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The Best Muscle Workouts

Horizontal Row — How-To, Muscles Worked, Variations, and Benefits – Fitness Volt

Pull-Ups are, without a doubt, one of the most “badass” of the exercises. Unfortunately, they’re also really freakin’ hard! Think…

By admint10m , in Arms , at July 30, 2021


Pull-Ups are, without a doubt, one of the most “badass” of the exercises. Unfortunately, they’re also really freakin’ hard!

Think about it: just a few of your muscles (Upper Back, Shoulders, Biceps, and Forearms) are doing all the work of pulling your entire body weight up from a hanging position. That takes a lot of strength—strength that many beginner resistance trainees don’t yet have.

But that’s where the Horizontal Row comes in handy! This exercise allows you to perform a Pull-Up-like exercise that develops all the “pull” muscles that you plan to one day make strong enough to knock out those Pull-Up reps with ease.

The Horizontal Row is an amazing movement for beginners, but even hardcore weight trainees can incorporate it into their weekly routines to target the upper body pull muscles in a new and highly effective way.

Below, we’re going to take a closer look at the Horizontal Row, examining the muscles it works, how to perform it correctly, what variations you can perform, and the benefits of risks of the exercise. We’ll even look at a few alternatives that will help you build greater pull strength to perform the Horizontal Row—and, ultimately, Pull-Ups—effectively.

Once you see how useful this movement is, you’ll definitely want to incorporate the Horizontal Row into your upper body workouts!

Horizontal Row Muscles Worked

The Horizontal Row—also known as the “Inverted Row”, the “Fat Man Row”, and the “Australian Pull-Up”—focuses on the upper back (latissimus dorsi) muscles, similar to the way a Pull-Up does.

Horizontal Row Muscles Worked

However, your other back muscles also are engaged, including your trapezius, rhomboids, infraspinatus, erector spinae, and teres minor muscles.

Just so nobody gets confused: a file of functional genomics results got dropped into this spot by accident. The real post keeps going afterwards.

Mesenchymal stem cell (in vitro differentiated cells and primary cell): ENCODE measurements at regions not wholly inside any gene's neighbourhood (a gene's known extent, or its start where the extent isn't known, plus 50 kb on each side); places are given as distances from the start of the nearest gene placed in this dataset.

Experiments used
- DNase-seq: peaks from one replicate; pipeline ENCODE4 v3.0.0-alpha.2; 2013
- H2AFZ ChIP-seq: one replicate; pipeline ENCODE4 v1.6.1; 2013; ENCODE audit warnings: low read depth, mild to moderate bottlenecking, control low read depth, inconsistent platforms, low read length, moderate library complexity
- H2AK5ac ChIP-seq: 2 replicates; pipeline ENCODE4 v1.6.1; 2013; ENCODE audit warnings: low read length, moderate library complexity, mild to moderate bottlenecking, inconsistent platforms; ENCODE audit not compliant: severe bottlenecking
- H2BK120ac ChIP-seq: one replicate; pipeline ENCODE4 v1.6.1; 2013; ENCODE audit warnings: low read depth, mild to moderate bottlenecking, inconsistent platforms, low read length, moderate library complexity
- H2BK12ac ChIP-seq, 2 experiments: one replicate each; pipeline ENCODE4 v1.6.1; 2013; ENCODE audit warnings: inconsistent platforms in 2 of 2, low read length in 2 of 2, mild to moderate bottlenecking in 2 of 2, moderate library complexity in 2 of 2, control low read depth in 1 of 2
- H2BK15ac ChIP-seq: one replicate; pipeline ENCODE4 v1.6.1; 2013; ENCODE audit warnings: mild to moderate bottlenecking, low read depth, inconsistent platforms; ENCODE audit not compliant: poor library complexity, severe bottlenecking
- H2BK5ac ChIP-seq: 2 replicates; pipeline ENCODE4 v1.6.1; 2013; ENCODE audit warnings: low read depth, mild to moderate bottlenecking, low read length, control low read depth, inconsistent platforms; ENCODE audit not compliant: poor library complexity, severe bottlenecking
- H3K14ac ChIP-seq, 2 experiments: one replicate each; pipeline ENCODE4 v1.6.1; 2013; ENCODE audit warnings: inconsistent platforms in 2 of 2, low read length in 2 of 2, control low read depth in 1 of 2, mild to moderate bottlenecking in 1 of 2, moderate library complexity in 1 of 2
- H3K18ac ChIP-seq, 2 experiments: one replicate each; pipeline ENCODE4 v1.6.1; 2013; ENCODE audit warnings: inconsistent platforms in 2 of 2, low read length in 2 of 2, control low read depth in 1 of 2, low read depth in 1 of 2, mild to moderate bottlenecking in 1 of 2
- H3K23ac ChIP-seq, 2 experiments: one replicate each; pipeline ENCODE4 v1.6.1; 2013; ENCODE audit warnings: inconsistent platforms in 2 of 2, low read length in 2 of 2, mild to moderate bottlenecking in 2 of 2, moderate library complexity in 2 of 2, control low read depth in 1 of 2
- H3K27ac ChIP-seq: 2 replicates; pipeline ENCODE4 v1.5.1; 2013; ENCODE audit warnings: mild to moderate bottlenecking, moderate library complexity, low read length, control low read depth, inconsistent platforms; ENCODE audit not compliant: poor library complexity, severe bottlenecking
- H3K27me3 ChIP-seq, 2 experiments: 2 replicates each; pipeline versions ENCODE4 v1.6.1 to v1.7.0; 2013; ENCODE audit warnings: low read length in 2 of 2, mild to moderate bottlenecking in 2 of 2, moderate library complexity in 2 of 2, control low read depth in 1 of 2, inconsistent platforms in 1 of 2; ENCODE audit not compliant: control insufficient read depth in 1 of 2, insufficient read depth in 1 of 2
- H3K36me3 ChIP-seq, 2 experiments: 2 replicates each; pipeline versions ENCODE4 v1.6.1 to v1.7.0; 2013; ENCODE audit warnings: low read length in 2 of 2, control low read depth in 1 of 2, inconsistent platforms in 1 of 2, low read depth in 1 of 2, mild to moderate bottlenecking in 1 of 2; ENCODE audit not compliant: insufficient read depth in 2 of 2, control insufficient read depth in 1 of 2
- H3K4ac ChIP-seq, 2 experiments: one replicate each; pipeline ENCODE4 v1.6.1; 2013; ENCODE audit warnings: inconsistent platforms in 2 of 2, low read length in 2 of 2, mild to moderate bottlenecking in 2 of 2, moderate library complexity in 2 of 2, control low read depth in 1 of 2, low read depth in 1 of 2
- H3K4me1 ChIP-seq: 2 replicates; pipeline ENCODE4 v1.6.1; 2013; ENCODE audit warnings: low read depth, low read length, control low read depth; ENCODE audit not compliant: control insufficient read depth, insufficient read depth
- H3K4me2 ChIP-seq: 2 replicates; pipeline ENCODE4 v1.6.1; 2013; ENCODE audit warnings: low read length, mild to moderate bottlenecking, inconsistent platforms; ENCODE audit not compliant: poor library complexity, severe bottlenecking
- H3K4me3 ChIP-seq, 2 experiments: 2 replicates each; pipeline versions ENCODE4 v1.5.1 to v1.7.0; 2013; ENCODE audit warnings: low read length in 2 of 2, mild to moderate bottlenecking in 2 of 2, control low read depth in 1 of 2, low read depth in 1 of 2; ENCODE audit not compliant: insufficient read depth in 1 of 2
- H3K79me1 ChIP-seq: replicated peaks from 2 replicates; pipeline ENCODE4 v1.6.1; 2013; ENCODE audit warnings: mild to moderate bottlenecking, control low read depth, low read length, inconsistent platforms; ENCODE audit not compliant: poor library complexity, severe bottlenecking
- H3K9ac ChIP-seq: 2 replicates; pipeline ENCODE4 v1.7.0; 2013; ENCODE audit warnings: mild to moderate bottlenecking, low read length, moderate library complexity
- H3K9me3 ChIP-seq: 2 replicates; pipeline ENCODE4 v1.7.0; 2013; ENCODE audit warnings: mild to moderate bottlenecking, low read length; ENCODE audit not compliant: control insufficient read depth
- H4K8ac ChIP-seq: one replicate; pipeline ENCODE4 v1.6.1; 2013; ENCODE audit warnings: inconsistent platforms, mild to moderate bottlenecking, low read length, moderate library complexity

Of course, in order to achieve sufficient pulling power, the shoulder muscles (particularly the posterior deltoid) and biceps are engaged. And, of course, don’t forget the forearm muscles, which are contracting the muscles in your fingers to grip the bar tightly.

But that’s not all! To maintain the proper stiff-bodied form required for the exercise, your abs, obliques, hamstrings, and glutes all work together to steady your core. The result extends far beyond just strengthening your Pull muscles—the exercise targets your trunk and pelvic muscles very effectively!

How to Perform the Horizontal Row

The Horizontal Row, like all “Pull” exercises, require proper form and controlled movement to execute correctly—and, most important of all, safely. Swinging, jerking, or as they say in CrossFit, “kipping” (cheating by using momentum in your body to facilitate the movement) can increase your risk of injury, particularly in your shoulders and elbows.

You’ll be far better off simply adjusting your angle to make the exercise easier, rather than risk joint injury by using incorrect form.

The Horizontal Row is a basic exercise that will be fairly simple to perform:

  1. Use either a Smith machine or rack a barbell on a Squat Rack. Set the bar to roughly the height of your stomach (to start out easy).
  2. Grip the barbell firmly in a pronated (Pull-Up) grip, with your palms facing away from your body.
  3. Bend your knees and walk your feet slowly forward beneath the bar until your arms are fully extended and you are hanging by your hands.
  4. Inhale, squeeze your core muscles and glutes tight, and pull upward to bring your face toward the bar.
  5. Stop just before your chest touches the bar. Squeeze your shoulder blades together at the top of the exercise to further engage the upper back muscles.
  6. Exhale on the eccentric phase of the exercise. Keeping your movements controlled, lower yourself back down until your arms are once more fully extended.
  7. Pause for a 1-count at the bottom of the exercise, then repeat.